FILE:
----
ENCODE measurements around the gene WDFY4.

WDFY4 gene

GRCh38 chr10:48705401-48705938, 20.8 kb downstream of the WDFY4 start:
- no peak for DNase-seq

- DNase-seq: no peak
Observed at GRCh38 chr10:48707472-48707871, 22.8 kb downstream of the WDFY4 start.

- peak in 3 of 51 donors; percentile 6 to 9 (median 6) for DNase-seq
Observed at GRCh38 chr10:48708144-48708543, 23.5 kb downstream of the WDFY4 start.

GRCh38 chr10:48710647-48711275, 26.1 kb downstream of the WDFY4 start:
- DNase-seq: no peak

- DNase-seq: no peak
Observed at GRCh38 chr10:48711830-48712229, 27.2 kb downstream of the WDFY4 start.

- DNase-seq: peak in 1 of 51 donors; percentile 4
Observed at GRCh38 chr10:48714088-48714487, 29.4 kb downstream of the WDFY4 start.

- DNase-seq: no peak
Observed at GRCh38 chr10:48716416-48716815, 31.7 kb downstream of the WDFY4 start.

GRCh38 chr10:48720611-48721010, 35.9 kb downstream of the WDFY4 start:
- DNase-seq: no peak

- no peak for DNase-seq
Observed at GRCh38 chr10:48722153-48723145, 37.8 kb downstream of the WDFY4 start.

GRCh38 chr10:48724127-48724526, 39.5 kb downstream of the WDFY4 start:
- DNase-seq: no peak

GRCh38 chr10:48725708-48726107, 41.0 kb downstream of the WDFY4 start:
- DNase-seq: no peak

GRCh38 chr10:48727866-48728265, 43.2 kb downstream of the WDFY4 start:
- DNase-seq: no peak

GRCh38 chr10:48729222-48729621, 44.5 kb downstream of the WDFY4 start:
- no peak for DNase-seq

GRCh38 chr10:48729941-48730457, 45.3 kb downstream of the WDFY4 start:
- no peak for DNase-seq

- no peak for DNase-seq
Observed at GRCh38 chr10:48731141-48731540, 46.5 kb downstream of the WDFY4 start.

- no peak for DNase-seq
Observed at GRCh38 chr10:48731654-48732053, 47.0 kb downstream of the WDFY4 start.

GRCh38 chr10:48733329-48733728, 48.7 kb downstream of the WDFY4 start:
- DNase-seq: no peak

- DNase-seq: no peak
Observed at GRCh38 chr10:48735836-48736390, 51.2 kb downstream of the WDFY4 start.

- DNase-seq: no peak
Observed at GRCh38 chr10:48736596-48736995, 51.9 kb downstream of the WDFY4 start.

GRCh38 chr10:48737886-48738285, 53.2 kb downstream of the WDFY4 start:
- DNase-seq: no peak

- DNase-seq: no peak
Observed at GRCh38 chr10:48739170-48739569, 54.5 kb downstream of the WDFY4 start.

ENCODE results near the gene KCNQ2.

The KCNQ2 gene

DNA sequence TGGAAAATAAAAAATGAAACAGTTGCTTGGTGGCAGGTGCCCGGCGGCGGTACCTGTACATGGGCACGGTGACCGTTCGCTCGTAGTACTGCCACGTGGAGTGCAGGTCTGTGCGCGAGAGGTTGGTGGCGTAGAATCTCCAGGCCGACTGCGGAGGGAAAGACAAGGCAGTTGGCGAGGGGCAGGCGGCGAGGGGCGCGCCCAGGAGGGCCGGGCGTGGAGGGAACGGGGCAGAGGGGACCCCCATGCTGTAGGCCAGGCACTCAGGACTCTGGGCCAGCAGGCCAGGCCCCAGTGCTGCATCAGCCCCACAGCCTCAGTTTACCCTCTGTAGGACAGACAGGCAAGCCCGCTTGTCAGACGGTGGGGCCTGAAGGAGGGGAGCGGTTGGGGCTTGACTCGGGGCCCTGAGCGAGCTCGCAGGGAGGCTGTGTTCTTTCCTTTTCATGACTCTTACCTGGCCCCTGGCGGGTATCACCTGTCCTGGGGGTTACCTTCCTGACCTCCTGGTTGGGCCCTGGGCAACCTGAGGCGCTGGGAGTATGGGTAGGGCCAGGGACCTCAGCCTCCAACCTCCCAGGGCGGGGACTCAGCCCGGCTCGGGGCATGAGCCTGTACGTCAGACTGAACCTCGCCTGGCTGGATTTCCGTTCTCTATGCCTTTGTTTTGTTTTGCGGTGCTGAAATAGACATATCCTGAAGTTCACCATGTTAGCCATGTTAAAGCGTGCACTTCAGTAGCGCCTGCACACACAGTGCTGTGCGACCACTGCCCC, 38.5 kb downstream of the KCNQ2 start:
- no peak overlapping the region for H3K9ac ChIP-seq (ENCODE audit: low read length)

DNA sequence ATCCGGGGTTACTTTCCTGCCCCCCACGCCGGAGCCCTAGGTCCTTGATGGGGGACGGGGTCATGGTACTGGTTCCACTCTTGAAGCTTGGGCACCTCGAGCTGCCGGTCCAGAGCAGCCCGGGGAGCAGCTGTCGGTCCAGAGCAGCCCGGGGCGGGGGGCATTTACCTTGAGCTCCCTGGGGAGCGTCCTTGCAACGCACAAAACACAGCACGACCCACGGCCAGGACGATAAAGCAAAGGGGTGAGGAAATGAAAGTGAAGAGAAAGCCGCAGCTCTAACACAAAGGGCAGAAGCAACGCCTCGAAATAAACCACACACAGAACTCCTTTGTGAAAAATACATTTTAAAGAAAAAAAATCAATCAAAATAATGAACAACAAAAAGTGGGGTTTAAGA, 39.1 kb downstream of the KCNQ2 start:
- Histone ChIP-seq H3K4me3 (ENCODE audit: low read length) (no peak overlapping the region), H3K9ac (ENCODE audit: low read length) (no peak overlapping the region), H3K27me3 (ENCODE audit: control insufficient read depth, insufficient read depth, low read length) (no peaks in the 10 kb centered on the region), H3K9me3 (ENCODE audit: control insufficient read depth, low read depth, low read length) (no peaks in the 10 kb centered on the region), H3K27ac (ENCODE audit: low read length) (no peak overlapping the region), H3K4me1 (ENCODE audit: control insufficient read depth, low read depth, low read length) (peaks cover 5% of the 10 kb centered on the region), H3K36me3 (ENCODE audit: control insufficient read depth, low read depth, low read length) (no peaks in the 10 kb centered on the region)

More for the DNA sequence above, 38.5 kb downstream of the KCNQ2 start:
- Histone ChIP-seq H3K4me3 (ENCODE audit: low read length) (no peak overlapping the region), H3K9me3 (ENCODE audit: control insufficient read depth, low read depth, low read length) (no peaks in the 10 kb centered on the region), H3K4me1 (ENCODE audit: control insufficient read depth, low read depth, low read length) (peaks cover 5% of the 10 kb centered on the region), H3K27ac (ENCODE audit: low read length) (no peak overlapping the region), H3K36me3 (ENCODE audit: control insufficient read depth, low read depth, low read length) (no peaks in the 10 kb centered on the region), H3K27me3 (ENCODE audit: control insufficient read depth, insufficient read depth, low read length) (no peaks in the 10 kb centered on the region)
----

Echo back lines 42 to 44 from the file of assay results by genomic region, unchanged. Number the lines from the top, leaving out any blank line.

- DNase-seq: no peak

- DNase-seq: no peak
Observed at GRCh38 chr10:48739170-48739569, 54.5 kb downstream of the WDFY4 start.